Mitigating the threat of insecticide resistance in African malaria vector populations requires comprehensive information about where resistance occurs, to what degree, and how this has changed over time. Estimating these trends is complicated by the sparse, heterogeneous distribution of observations of resistance phenotypes in field populations.
Effective targeting and evaluation of interventions that protect against adult malaria vectors requires an understanding of how gaps in personal protection arise. An improved understanding of human and mosquito behaviour, and how they overlap in time and space, is critical to estimating the impact of insecticide-treated nets (ITNs) and determining when and where supplemental personal protection tools are needed. Methods for weighting estimates of human exposure to biting Anopheles mosquitoes according to where people spend their time were first developed over half a century ago. However, crude indoor and outdoor biting rates are still commonly interpreted as indicative of human-vector contact patterns without any adjustment for human behaviour or the personal protection effects of ITNs.
Although malaria is endemic to the Amazon region, little is known about the susceptibility of potential parasite vectors in Brazil. Assessing the vector susceptibility of Anopheles mosquitoes will increase our understanding of parasite–vector interactions and aid the design of vector control strategies.
Zooprophylaxis is a technique in which blood-seeking vectors are diverted to non-host animals in order to lower blood-feeding rates on human hosts. The success of this technique depends on the host preference of the vector being targeted. The objective of this study was to evaluate the effect of l-lactic acid (Abate) to divert malaria mosquito, Anopheles gambiae from feeding on human host.
Malaria control in Africa relies extensively on indoor residual spraying (IRS) and insecticide-treated nets (ITNs). IRS typically targets mosquitoes resting on walls, and in few cases, roofs and ceilings, using contact insecticides. Unfortunately, little attention is paid to where malaria vectors actually rest indoors, and how such knowledge could be used to improve IRS. This study investigated preferred resting surfaces of two major malaria vectors, Anopheles funestus and Anopheles arabiensis, inside four common house types in rural south-eastern Tanzania.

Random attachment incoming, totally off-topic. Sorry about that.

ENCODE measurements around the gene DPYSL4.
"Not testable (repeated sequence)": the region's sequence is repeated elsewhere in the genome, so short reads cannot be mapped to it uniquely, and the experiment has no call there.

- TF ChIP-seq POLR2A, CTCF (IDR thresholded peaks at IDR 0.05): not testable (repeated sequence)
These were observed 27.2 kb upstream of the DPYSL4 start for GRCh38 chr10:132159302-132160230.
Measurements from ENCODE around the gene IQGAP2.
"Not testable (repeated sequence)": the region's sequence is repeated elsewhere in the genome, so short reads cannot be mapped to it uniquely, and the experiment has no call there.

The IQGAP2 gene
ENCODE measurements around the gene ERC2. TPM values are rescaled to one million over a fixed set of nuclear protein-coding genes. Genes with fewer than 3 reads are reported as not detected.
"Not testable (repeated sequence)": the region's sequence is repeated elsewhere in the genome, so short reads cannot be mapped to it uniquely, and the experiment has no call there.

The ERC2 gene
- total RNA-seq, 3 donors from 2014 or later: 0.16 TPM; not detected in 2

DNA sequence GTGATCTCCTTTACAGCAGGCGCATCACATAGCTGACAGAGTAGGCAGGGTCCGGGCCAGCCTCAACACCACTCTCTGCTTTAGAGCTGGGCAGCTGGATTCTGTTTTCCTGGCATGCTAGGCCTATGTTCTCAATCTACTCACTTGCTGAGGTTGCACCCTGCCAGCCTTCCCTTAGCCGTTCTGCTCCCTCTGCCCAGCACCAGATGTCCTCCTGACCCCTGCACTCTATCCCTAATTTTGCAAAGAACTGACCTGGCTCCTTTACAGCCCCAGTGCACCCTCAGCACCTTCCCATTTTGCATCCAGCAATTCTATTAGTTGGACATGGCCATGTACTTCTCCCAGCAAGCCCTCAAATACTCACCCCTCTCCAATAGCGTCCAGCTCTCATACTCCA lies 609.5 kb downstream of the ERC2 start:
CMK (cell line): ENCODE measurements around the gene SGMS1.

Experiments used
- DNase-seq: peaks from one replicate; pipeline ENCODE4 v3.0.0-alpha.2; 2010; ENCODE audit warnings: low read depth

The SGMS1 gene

Deltamethrin 62.5 polymer-enhanced suspension concentrate (SC-PE) is one of the World Health Organization-approved insecticides for indoor residual spraying and was recommended to evaluate its residual activity for determination of appropriate spray cycles in different eco-epidemiologic settings. In the current study, efficacy of deltamethrin 62.5 SC-PE was evaluated against vectors of malaria and its impact on malaria incidence in a Plasmodium falciparum hyper-endemic area in Koraput district, Odisha State, India.
Chromosomal inversion polymorphisms play a role in adaptation to heterogeneous environments. Inversion polymorphisms are implicated in the very high ecological flexibility of the three main malaria vector species of the Afrotropical Anopheles gambiae complex, facilitating the exploitation of anthropogenic environmental modifications and promoting a strong association with humans. In addition to extending the species’ spatial and temporal distribution, inversions are associated with epidemiologically relevant mosquito behavior and physiology, underscoring their medical importance. We here present novel PCR-RFLP based assays strongly predictive of genotype for the cosmopolitan 2Rb inversion in An. coluzzii and An. gambiae, a development which overcomes the numerous constraints inherent to traditional cytological karyotyping.
India has committed to eliminate malaria by 2030. The national framework for malaria elimination released by the Government of India plans to achieve this goal through strategic planning in a phased manner. Since vector control is a major component of disease management and vector elimination, it requires a thorough understanding of the biology and bionomics of malaria vectors exhibiting definite distribution patterns in diverse ecosystems in the country.
Measuring human exposure to mosquito bites is a crucial component of vector-borne disease surveillance. For malaria vectors, the human landing catch (HLC) remains the gold standard for direct estimation of exposure. This method, however, is controversial since participants risk exposure to potentially infected mosquito bites. Recently an exposure-free mosquito electrocuting trap (MET) was developed to provide a safer alternative to the HLC. Early prototypes of the MET performed well in Tanzania but have yet to be tested in West Africa, where malaria vector species composition, ecology and behaviour are different. The performance of the MET relative to HLC for characterizing mosquito vector population dynamics and biting behaviour in Burkina Faso was evaluated.
Knockdown resistance (kdr) is a well-characterized target-site insecticide resistance mechanism that is associated with DDT and pyrethroid resistance. Even though insecticide resistance to pyrethroids and DDT have been reported in Anopheles albimanus, Anopheles benarrochi sensu lato (s.l.), Anopheles darlingi, Anopheles nuneztovari s.l., and Anopheles pseudopunctipennis s.l. malaria vectors in Latin America, there is a knowledge gap on the role that kdr resistance mechanisms play in this resistance. The aim of this study was to establish the role that kdr mechanisms play in pyrethroid and DDT resistance in the main malaria vectors in Colombia, in addition to previously reported metabolic resistance mechanisms, such as mixed function oxidases (MFO) and nonspecific esterases (NSE) enzyme families.